The Lower Silurian Qalibah Formation consists of two members, the (upper) Sharawra Member and the (lower) Qusaiba Member. The Qusaiba is the main hydrocarbon source rock for the known Paleozoic hydrocarbon accumulations in central Saudi Arabia. The Qusaiba Member is composed mostly of claystone and shale with interbeds of siltstone and sandstone. Depositionally, the Qusaiba Member is interpreted to represent the delta-toe clays, whereas the Sharawra Member was deposited as pro-delta sandstones of an immense fluviodeltaic system that dominated the Silurian–Carboniferous of Arabia. The Qalibah Formation accumulated syndepositionally in at least two rapidly subsiding depocenters. One depocenter was located in central and southern Arabia, and the other depocenter was located in northwestern Saudi Arabia. The former trough began subsiding during the Late Ordovician following the Taconic uplift. The latter trough began subsiding during the Early Silurian. At least 10,000 ft (3100 m) of Upper Ordovician–Lower Devonian strata accumulated in the trough located in central and southern Saudi Arabia. About 3300 ft (1000 m) of Lower Silurian sediments accumulated in the depocenter found in northwestern Saudi Arabia. The development of these troughs documents a period of crustal extension probably related to the rifting of the Lower Paleozoic continental margin of Saudi Arabia.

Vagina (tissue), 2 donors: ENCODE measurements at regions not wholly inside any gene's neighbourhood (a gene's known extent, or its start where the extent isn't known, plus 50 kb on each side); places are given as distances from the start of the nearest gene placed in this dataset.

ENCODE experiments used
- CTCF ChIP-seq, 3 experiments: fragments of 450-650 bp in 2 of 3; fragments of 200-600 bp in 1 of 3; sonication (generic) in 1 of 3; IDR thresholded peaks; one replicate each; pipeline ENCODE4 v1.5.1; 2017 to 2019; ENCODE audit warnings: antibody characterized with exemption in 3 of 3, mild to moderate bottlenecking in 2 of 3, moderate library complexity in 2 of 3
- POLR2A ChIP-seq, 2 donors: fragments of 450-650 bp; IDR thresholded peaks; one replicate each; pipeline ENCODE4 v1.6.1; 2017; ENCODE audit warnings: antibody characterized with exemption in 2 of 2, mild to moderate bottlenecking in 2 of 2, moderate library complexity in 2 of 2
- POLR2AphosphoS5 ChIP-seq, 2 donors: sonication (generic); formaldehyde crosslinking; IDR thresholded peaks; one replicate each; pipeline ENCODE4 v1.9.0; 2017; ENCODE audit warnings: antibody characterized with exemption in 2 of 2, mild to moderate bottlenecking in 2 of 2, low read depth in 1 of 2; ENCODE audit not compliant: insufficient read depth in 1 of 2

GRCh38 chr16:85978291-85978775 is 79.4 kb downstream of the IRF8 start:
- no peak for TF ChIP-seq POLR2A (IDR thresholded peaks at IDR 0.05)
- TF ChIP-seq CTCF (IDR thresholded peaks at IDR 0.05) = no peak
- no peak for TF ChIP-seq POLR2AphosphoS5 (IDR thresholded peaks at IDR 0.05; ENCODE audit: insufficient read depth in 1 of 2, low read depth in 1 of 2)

The Qusaiba Member organic-rich facies occurs near the base of the unit and has up to 8% total organic carbon content. The development of favorable source rock facies in the Qusaiba is observed along the flanks of the depositional thicks associated with the “lower” Qusaiba Member. The basal Qusaiba Member organic-rich facies was produced during periods of elevated primary productivity of organic matter within the water column in an open-marine, nonsilled basin setting. Deposition of the basal organic-rich facies of the Qusaiba Member occurred as a condensed sequence along a sediment-starved continental margin. The basal Qusaiba Member organic-rich facies accumulated in normally to partly oxygenated bottom-water settings; however, the sediments below the sediment/water interface were probably preserved in an anoxic setting. Geochemical data also demonstrate that the organic-rich Qusaiba Member sediments found in the depositional thicks have characteristics consistent with a more oxidized sediment column. Geo-chemical data also show that the basal Qusaiba Member organic-rich facies deposited more distally to these depocenters are more dysoxic to anoxic in their characteristics. The organic-rich facies of the basal Qusaiba Member found in depositional thicks was produced under conditions that either reworked the organic-rich sediments, thereby oxidizing them, or diluted the organic matter, resulting in less preservation of potential source rock.